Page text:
Ex-president must face QC prosecutor next month for Castro case
The Quezon City Prosecutor’s Office has summoned former President Rodrigo Duterte for an investigation on the grave threat complaint filed by ACT Teachers party-list Rep. France Castro.
Duterte was directed to show up on Dec. 4 and Dec. 11 for a preliminary investigation.
The subpoena – dated Oct. 27 but released to the media on Wednesday – was part of an initial investigation into the criminal complaint filed by the House Deputy Minority Leader.
Castro alleged Duterte committed the crime of grave threat under the Cybercrime Prevention Act during an Oct. 10 interview with local broadcaster SMNI.
Duterte gave on-air advice to his daughter, Vice President Sara Duterte, about how she could use intelligence and confidential funds allocated to her office and the education department, which she also heads.
“Your first target with your intelligence fund is you, you France. Tell her, ‘It is you communists who I want to kill,’” Duterte said in the interview that was reshared thousands of times on Facebook. It was later deleted from SMNI’s Facebook page.
The subpoena was signed by Senior Assistant City Prosecutor Ulric Badiola.
The Department of Justice, for its part, said it will not interfere in the preliminary investigation.
“This is prosecutorial independence,” Justice Secretary Jesus Crispin Remulla said.
“The case does not pass through the DOJ… That’s the normal process – whatever complaint, you are required to answer. Even if you have committed no wrongdoing, you will get sued. That’s part of the territory we are standing on,” he added.
In her complaint, Castro said Duterte’s threats were “factually baseless and clearly malicious,” but she could not dismiss them as “figurative, joking, or otherwise benign.”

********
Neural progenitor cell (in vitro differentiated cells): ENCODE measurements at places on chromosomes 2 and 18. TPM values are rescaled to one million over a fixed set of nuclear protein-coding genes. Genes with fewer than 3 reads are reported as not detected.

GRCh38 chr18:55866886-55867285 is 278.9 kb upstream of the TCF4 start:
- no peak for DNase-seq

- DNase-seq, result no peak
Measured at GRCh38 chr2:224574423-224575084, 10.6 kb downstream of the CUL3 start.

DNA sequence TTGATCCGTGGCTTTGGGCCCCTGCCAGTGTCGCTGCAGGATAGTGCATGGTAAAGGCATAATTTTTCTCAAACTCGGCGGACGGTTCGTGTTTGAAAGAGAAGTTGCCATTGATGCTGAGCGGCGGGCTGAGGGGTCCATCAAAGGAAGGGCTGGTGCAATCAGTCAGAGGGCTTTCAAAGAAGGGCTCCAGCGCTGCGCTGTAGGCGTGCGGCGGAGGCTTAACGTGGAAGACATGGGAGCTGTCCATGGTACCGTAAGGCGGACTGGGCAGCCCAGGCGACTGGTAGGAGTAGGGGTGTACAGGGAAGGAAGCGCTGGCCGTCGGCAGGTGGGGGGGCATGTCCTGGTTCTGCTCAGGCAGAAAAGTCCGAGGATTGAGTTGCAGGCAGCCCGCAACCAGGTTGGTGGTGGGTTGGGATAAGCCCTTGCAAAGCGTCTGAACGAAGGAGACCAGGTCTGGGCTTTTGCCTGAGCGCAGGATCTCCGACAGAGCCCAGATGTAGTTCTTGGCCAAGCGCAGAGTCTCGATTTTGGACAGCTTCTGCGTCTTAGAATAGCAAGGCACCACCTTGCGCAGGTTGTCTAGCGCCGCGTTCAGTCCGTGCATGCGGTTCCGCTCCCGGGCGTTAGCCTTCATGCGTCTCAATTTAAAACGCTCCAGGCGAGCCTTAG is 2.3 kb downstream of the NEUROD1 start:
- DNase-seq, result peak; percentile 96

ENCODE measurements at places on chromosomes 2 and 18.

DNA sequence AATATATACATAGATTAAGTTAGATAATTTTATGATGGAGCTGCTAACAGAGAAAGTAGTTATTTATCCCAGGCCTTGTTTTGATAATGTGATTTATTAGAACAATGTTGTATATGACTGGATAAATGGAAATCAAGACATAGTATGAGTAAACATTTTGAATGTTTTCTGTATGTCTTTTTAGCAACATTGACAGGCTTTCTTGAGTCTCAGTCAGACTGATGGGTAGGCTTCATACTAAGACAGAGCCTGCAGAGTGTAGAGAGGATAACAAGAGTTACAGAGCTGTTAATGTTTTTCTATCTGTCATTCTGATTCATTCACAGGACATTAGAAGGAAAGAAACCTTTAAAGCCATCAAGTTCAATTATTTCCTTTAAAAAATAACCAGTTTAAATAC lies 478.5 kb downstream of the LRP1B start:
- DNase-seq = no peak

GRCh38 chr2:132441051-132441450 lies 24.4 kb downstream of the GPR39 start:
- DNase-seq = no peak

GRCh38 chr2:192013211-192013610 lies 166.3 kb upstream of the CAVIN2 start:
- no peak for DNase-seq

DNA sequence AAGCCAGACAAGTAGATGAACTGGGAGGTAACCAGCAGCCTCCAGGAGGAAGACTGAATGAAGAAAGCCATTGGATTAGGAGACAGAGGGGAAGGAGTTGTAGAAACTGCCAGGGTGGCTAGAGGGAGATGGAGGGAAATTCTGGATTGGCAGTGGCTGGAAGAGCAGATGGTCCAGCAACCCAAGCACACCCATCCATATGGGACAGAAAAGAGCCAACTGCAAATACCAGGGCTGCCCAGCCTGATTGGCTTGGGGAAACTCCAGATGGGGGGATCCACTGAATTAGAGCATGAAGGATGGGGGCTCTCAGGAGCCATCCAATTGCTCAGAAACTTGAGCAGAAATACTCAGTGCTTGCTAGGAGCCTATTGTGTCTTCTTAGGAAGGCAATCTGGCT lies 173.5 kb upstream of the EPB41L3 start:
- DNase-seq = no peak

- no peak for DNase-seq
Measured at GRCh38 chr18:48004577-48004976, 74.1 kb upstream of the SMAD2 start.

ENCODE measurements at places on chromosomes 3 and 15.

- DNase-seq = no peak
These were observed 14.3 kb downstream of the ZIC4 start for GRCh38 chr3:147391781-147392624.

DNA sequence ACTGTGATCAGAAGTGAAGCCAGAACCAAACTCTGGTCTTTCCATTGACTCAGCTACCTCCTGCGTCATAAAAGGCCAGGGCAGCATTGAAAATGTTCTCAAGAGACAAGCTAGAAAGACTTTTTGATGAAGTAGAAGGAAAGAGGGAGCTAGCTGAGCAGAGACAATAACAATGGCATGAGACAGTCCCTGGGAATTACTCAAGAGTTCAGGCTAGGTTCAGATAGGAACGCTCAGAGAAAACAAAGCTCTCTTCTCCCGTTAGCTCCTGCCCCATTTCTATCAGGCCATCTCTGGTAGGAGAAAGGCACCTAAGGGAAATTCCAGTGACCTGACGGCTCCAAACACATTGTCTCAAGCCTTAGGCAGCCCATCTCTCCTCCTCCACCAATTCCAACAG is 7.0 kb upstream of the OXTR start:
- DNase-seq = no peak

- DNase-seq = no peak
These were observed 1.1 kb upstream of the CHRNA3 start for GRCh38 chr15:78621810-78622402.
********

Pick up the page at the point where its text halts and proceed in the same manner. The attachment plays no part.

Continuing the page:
The subpoena ordered Duterte and Castro to appear at the prosecutor’s office on Dec. 4 and Dec. 11 to present witnesses and supporting documents.
The prosecutor will then decide if there is enough evidence to charge Duterte in court.
Duterte enjoyed immunity from suit when he was president, but now that he is an ordinary citizen he can be charged for alleged crimes committed.
His former chief presidential legal counsel, Salvador Panelo, said Duterte had been “ignoring” Castro’s criminal complaint.
“He can waive his right to preliminary investigation if he wants,” Panelo said, adding that Castro was only after publicity.
He said Duterte’s comments about Castro were not a death threat, but “just an expression of desire.”
Duterte often threatened to kill people, including drug dealers and rights activists, when he was president from 2016 to 2022.
He also frequently labeled critics as communist sympathizers – a practice known as “red-tagging,” which can result in the arrest, detention or even death of the person targeted. With AFP
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